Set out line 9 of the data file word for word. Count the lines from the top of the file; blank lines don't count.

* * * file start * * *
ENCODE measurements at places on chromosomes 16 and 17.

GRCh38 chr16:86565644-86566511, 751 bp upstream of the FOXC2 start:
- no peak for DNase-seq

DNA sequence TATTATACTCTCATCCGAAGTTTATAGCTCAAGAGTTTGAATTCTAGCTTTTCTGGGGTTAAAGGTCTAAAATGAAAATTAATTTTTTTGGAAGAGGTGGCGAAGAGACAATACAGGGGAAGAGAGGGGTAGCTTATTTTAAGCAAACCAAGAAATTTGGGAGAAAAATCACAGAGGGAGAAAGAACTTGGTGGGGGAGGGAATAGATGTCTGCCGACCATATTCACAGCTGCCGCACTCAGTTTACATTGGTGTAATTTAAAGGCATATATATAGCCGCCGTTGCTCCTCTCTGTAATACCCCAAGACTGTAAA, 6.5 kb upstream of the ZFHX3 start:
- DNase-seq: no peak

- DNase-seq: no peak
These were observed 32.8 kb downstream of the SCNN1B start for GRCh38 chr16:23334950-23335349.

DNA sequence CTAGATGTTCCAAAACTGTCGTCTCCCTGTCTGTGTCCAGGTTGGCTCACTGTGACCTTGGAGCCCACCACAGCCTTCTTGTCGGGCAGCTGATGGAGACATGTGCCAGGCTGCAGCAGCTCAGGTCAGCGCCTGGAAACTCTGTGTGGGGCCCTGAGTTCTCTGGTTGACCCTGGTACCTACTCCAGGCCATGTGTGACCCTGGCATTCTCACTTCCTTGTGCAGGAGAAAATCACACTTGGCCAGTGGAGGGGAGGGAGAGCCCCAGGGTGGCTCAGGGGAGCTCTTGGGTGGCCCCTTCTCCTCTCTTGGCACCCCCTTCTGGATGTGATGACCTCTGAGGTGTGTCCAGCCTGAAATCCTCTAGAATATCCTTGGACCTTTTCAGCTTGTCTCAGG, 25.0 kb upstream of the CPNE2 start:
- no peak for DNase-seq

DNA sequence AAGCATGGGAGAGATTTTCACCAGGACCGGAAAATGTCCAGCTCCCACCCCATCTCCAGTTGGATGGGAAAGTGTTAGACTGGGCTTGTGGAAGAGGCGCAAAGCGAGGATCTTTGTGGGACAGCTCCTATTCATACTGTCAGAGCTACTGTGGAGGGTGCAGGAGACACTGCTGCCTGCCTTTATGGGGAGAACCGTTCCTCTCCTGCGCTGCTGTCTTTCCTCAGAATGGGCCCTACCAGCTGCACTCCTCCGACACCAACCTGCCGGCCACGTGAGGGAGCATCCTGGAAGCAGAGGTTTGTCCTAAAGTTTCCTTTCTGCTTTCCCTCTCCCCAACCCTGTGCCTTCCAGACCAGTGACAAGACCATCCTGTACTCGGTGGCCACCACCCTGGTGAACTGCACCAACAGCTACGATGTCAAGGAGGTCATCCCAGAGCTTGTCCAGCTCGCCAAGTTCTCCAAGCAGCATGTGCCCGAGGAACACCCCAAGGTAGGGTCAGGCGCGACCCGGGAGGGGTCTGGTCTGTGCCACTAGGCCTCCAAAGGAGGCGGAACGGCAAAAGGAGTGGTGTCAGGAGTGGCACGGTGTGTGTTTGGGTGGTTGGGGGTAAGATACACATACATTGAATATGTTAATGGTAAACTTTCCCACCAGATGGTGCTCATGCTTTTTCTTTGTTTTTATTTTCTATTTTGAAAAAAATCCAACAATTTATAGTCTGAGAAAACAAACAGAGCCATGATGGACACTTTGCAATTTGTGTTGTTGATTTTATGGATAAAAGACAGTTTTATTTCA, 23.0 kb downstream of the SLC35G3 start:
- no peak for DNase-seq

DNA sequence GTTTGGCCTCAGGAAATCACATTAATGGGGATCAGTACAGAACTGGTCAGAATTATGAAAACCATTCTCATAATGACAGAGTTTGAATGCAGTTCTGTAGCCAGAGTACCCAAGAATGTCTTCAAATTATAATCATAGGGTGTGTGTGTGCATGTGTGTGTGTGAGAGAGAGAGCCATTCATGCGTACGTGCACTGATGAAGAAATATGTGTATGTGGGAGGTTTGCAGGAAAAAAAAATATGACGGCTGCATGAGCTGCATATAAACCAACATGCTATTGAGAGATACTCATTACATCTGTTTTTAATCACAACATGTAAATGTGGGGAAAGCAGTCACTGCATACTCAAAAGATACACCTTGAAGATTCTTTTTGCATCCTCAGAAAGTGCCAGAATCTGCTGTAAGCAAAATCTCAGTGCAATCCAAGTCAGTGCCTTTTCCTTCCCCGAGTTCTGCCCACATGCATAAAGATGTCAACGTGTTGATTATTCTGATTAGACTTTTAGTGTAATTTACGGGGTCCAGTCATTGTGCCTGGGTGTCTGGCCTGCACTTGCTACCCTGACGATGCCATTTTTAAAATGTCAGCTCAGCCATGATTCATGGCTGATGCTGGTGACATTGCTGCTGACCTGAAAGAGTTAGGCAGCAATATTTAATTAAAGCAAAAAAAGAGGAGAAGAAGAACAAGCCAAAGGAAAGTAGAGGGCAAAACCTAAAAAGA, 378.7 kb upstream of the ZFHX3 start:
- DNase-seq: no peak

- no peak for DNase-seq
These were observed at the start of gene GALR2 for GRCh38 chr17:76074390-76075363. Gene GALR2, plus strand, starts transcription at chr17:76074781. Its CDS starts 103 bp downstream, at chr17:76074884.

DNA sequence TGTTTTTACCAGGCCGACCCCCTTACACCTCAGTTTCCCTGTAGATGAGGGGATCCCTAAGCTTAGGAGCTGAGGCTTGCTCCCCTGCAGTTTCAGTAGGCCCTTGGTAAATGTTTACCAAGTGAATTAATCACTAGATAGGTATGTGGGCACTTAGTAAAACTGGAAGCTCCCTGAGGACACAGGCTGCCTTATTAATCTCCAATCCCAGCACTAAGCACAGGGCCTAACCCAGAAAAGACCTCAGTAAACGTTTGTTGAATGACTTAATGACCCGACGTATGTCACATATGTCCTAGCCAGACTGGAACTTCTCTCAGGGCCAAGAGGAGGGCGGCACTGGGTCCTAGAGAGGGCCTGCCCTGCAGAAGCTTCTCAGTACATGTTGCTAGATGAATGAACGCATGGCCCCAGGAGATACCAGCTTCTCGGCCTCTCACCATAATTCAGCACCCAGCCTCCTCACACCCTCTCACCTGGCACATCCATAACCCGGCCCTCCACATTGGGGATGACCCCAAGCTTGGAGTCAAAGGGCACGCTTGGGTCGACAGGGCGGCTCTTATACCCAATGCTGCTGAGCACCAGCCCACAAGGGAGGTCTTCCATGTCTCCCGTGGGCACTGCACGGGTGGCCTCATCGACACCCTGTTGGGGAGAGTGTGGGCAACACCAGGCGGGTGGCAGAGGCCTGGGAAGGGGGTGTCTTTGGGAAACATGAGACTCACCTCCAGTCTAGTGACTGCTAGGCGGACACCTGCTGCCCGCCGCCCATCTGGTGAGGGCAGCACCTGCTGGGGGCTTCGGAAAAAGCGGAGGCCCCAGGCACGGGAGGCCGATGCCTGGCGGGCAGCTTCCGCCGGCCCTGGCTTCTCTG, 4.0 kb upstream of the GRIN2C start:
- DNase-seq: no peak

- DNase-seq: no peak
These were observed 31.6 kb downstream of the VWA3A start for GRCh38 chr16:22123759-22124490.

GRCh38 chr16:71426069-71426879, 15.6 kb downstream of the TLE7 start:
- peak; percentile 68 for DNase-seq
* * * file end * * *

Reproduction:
- no peak for DNase-seq